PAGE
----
As FDA commissioner, Califf plans on focusing on evidence-based medicine

When Robert M. Califf, MD, takes over as FDA commissioner, the prominent cardiologist plans on focusing on evidence-based medicine and recruiting and retaining talent at the agency.

Califf spoke with the Washington Post in a brief interview soon after the Senate confirmed his appointment on Feb. 24. The Senate voted 89-4 in favor of Califf, who joined the FDA last year as deputy commissioner of medical products and tobacco.

President Barack Obama nominated Califf as commissioner on Sept. 15, 2015. He replaces Margaret Hamburg, MD, who stepped down as FDA commissioner last March. Stephen Ostroff, MD, was the FDA’s acting commissioner until the Senate confirmed Califf.

“We really want to bolster the scientific infrastructure at FDA and take advantage of the opportunity that we have to have much better evidence,” Califf told the Washington Post. “My experience in the year I’ve been there is that we do really well at FDA when we have good evidence. And when we don’t have good evidence, it’s a matter of opinion and politics, and it often doesn’t go as well because no one knows the right answer.”

Califf also addressed concerns that Senator Edward Markey (D-Mass.) voiced about prescription opioids. Markey asked for reforms to the FDA approval process for opioid painkillers, which have been linked to overdoses, addiction and death.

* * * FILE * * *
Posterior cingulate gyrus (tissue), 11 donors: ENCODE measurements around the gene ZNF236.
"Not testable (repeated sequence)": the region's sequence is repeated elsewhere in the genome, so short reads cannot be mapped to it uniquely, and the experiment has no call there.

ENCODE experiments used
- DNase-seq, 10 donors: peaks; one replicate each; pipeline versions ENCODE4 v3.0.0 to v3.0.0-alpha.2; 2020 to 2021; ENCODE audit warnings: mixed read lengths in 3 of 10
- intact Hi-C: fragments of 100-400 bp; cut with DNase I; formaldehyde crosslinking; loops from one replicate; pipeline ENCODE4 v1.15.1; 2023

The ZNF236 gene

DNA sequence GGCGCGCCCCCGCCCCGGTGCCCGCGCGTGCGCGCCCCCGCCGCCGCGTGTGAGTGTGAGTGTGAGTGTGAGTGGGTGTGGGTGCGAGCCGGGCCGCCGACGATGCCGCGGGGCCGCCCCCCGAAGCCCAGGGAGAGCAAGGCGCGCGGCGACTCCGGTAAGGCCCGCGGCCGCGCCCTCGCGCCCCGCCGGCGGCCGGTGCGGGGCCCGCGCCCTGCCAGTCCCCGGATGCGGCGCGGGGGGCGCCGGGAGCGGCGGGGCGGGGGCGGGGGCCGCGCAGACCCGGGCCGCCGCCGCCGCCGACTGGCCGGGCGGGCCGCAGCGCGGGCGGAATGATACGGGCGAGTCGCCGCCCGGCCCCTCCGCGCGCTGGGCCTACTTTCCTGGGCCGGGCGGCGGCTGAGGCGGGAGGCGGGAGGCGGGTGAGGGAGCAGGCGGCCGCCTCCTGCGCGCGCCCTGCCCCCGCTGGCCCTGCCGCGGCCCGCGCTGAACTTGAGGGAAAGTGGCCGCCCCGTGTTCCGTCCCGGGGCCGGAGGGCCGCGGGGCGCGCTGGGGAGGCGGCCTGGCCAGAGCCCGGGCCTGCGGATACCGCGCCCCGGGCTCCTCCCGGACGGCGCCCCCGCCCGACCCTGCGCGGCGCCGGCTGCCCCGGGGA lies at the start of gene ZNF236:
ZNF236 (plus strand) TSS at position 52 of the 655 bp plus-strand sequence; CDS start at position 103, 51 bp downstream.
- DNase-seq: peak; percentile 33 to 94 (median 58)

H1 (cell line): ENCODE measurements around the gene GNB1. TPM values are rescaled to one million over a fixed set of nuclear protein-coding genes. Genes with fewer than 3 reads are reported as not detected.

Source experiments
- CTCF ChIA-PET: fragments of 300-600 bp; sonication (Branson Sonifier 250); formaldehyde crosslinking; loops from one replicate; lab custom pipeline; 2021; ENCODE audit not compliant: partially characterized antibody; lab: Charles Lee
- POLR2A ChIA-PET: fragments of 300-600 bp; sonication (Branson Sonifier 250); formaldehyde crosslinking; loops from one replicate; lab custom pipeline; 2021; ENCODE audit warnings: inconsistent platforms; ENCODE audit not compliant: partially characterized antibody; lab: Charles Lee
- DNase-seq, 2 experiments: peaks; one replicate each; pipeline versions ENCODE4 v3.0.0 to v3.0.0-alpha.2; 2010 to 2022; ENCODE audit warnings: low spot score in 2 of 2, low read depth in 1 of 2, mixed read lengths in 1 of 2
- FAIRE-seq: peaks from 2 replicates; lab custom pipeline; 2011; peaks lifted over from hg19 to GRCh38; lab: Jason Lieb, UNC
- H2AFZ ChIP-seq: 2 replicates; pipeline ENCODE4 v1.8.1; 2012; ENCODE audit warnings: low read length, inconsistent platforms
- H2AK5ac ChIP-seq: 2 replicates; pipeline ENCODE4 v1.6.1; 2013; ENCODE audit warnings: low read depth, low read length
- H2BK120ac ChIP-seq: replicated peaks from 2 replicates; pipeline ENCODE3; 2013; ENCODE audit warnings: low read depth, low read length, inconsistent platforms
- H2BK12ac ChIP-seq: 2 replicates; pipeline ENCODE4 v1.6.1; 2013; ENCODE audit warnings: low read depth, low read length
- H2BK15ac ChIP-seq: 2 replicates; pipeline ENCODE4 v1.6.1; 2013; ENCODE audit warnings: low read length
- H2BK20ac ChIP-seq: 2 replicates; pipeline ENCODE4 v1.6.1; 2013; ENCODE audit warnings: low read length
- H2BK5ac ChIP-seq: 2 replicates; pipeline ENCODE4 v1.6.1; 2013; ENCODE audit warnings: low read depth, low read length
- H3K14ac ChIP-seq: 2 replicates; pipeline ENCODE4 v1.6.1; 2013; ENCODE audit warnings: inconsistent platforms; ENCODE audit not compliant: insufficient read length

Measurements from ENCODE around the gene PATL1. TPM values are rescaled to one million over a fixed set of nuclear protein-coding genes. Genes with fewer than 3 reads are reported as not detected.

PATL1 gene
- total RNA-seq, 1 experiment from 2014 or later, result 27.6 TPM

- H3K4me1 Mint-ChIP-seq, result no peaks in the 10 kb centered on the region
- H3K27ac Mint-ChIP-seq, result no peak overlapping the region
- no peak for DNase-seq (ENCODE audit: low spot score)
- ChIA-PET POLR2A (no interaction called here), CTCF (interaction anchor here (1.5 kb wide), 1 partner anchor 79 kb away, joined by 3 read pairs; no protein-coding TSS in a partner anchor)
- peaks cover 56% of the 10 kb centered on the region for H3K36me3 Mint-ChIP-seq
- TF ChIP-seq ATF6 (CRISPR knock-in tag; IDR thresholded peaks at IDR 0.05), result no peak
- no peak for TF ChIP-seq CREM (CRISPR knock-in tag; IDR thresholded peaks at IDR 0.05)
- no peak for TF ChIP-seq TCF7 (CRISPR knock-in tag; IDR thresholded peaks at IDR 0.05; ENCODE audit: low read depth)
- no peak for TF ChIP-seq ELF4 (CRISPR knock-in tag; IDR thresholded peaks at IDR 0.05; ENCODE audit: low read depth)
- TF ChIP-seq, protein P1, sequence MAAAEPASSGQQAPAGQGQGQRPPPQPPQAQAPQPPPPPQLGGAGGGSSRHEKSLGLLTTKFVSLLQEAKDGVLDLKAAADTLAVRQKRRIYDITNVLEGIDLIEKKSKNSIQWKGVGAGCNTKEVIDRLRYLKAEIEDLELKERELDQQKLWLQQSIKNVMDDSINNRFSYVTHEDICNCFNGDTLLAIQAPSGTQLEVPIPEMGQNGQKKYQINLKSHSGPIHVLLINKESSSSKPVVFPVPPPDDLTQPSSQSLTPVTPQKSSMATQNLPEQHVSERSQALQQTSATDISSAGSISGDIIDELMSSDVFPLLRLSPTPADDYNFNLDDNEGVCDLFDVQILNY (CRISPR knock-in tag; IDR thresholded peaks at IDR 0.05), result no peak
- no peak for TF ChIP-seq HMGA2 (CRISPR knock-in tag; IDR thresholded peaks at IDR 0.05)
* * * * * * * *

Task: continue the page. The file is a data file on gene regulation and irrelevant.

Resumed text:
On Feb. 4, Califf, Ostroff and Janet Woodcock, MD, wrote an article in the New England Journal of Medicine acknowledging the “unfolding public health crisis” of opioid abuse, addiction and overdose. They vowed to work on the issue while also making sure the medications are available to patients who need them.

“I don’t think anyone 10 years ago anticipated that these drugs would be associated with so much societal harm,” Califf said in the interview with the Washington Post. “So, how to take into account societal risks when you look at the risk-benefit of a drug—that’s complicated. We’re contracting with the Institute of Medicine to get a broad, societal perspective on that. As we go through all the things we outlined in our plan, we’ll keep revising what we are doing to get it right.”

As for the increasing costs of medications, Califf told the Washington Post that the FDA does not control prices and cannot make approval decisions based on costs. However, he said that 88 percent of medications are generics and added that the FDA would work with the Department of Health and Human Services and other agencies

“We can’t directly change things [on costs], but by providing good information about risk and benefit and better data, those who are making coverage decisions can make better decisions,” he said.

Califf said he would emphasize public outreach in his new role and keep everyone informed of what’s going on at the agency.

“First of all, I’d say the FDA is strong,” Califf told the Washington Post. “That’s clear when you walk around and see the hundreds of decisions being made in a way that people don’t even think about because it’s regarded as routine. But I also feel like the FDA can do a better job of explaining its decisions and policies on all fronts, including the public. It’s not that there’s not a good effort already, but we can do better.”